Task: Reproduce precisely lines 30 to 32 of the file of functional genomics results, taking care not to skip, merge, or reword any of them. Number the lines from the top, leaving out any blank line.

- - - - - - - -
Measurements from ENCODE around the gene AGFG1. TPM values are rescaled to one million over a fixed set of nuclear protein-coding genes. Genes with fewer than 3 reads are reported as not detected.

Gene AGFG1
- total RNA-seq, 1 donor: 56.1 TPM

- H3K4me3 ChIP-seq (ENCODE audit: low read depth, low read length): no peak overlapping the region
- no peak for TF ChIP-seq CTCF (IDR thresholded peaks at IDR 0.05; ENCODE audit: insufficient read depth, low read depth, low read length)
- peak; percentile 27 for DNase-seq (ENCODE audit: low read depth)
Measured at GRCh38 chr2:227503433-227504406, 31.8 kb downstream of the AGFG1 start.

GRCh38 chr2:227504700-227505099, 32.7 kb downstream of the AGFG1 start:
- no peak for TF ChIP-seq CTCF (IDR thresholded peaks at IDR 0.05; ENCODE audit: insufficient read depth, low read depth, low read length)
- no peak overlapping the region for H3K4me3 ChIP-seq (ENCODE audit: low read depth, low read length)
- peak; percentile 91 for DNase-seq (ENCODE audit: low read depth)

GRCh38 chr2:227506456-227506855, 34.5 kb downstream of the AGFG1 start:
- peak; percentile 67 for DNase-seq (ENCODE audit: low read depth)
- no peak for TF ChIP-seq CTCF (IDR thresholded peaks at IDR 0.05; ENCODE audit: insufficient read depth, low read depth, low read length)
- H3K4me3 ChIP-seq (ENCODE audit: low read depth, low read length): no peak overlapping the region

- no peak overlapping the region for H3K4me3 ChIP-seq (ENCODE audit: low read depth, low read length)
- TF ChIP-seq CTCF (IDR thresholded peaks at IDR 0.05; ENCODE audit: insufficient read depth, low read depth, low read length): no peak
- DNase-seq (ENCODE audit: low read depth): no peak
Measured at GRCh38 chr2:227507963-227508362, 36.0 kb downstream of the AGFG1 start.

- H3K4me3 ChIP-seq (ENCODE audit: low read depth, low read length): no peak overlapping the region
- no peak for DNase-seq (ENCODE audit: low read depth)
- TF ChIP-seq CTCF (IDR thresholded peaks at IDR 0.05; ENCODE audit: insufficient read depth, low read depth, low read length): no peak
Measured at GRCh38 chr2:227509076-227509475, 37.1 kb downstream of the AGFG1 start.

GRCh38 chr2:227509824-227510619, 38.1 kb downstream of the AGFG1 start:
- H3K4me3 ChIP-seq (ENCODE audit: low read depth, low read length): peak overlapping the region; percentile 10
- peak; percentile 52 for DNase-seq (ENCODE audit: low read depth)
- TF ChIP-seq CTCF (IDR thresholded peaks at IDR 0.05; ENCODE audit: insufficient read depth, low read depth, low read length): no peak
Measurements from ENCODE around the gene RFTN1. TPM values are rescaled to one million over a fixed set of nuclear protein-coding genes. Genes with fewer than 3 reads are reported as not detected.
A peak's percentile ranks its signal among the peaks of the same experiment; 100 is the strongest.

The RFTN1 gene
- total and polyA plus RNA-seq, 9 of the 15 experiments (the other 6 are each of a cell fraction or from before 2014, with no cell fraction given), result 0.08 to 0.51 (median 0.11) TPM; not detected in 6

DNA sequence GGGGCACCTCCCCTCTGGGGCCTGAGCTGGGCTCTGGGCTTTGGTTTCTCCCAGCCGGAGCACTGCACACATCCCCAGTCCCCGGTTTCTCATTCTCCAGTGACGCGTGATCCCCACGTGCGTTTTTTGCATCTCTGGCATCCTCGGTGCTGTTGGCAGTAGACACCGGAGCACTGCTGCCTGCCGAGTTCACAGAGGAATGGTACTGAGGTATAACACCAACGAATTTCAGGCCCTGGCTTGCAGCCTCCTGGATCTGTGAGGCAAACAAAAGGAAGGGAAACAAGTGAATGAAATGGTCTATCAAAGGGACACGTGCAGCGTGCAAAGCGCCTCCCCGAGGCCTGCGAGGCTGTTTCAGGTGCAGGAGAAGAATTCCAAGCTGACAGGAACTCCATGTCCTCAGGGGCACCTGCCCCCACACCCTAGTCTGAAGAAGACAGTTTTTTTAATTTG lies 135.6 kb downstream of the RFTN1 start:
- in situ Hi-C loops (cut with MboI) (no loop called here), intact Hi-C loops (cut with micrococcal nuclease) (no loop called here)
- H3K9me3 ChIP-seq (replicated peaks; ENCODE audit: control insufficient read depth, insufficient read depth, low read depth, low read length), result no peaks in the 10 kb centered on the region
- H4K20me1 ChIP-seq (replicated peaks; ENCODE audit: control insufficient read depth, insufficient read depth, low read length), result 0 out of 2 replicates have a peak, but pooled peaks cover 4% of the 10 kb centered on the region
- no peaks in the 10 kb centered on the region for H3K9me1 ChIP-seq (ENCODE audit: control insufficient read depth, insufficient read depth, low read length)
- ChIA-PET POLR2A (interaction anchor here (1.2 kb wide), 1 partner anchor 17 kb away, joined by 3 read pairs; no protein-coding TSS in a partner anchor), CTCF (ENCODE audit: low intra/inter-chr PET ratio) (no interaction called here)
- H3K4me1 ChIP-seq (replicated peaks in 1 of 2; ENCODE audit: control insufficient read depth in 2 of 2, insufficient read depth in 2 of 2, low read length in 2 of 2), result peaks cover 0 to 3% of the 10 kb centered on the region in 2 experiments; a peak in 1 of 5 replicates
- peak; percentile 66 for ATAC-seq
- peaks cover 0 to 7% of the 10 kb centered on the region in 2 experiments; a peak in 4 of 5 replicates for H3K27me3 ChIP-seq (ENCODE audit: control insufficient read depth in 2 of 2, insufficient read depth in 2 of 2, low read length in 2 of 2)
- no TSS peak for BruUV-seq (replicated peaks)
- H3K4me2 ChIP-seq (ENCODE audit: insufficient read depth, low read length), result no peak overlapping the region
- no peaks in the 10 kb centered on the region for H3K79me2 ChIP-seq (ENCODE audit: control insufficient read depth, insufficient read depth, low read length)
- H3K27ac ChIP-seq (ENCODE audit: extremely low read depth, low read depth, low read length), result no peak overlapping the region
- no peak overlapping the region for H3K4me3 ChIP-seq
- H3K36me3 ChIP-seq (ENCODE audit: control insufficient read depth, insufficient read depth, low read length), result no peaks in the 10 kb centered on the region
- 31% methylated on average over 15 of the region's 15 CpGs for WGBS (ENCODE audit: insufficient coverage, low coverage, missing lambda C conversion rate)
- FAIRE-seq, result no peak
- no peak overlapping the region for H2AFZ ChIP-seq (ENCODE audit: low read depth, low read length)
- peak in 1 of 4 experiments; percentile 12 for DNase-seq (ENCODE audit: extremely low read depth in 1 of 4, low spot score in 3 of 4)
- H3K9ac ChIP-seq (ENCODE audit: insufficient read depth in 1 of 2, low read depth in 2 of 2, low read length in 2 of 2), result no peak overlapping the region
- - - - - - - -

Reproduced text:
The RFTN1 gene
- total and polyA plus RNA-seq, 9 of the 15 experiments (the other 6 are each of a cell fraction or from before 2014, with no cell fraction given), result 0.08 to 0.51 (median 0.11) TPM; not detected in 6

DNA sequence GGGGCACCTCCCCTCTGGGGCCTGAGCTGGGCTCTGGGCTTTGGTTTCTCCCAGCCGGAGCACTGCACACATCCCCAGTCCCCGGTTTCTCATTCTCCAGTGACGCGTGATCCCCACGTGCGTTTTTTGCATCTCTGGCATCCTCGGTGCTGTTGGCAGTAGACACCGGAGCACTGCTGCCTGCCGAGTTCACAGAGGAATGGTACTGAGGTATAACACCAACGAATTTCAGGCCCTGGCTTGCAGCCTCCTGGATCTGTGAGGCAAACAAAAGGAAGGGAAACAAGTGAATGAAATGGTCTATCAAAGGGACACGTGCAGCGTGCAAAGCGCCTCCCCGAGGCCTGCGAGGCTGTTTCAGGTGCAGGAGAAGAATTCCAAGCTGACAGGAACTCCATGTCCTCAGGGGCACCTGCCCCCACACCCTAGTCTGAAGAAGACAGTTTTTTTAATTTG lies 135.6 kb downstream of the RFTN1 start: